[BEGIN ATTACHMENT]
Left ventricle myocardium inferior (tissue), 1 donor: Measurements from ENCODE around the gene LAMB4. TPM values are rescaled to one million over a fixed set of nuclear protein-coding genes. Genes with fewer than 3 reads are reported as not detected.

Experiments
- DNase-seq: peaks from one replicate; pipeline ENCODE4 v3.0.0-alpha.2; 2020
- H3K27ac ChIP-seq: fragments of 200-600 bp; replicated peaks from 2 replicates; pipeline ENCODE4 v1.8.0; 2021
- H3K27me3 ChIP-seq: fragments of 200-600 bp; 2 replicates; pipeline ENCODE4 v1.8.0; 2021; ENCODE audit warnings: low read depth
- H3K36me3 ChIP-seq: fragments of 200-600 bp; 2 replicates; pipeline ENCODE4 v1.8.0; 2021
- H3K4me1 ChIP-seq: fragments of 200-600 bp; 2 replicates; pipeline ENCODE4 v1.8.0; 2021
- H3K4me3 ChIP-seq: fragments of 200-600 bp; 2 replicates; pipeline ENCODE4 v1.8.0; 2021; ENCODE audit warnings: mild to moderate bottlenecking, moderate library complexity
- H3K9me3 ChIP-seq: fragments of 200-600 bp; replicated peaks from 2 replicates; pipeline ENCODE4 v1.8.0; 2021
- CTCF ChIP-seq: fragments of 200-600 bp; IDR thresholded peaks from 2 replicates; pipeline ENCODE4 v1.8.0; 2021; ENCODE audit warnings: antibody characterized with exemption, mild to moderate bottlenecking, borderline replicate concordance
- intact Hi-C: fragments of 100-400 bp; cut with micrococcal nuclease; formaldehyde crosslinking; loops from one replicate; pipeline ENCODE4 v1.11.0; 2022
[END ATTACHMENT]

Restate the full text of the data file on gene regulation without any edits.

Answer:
Left ventricle myocardium inferior (tissue), 1 donor: Measurements from ENCODE around the gene LAMB4. TPM values are rescaled to one million over a fixed set of nuclear protein-coding genes. Genes with fewer than 3 reads are reported as not detected.

Experiments
- DNase-seq: peaks from one replicate; pipeline ENCODE4 v3.0.0-alpha.2; 2020
- H3K27ac ChIP-seq: fragments of 200-600 bp; replicated peaks from 2 replicates; pipeline ENCODE4 v1.8.0; 2021
- H3K27me3 ChIP-seq: fragments of 200-600 bp; 2 replicates; pipeline ENCODE4 v1.8.0; 2021; ENCODE audit warnings: low read depth
- H3K36me3 ChIP-seq: fragments of 200-600 bp; 2 replicates; pipeline ENCODE4 v1.8.0; 2021
- H3K4me1 ChIP-seq: fragments of 200-600 bp; 2 replicates; pipeline ENCODE4 v1.8.0; 2021
- H3K4me3 ChIP-seq: fragments of 200-600 bp; 2 replicates; pipeline ENCODE4 v1.8.0; 2021; ENCODE audit warnings: mild to moderate bottlenecking, moderate library complexity
- H3K9me3 ChIP-seq: fragments of 200-600 bp; replicated peaks from 2 replicates; pipeline ENCODE4 v1.8.0; 2021
- CTCF ChIP-seq: fragments of 200-600 bp; IDR thresholded peaks from 2 replicates; pipeline ENCODE4 v1.8.0; 2021; ENCODE audit warnings: antibody characterized with exemption, mild to moderate bottlenecking, borderline replicate concordance
- intact Hi-C: fragments of 100-400 bp; cut with micrococcal nuclease; formaldehyde crosslinking; loops from one replicate; pipeline ENCODE4 v1.11.0; 2022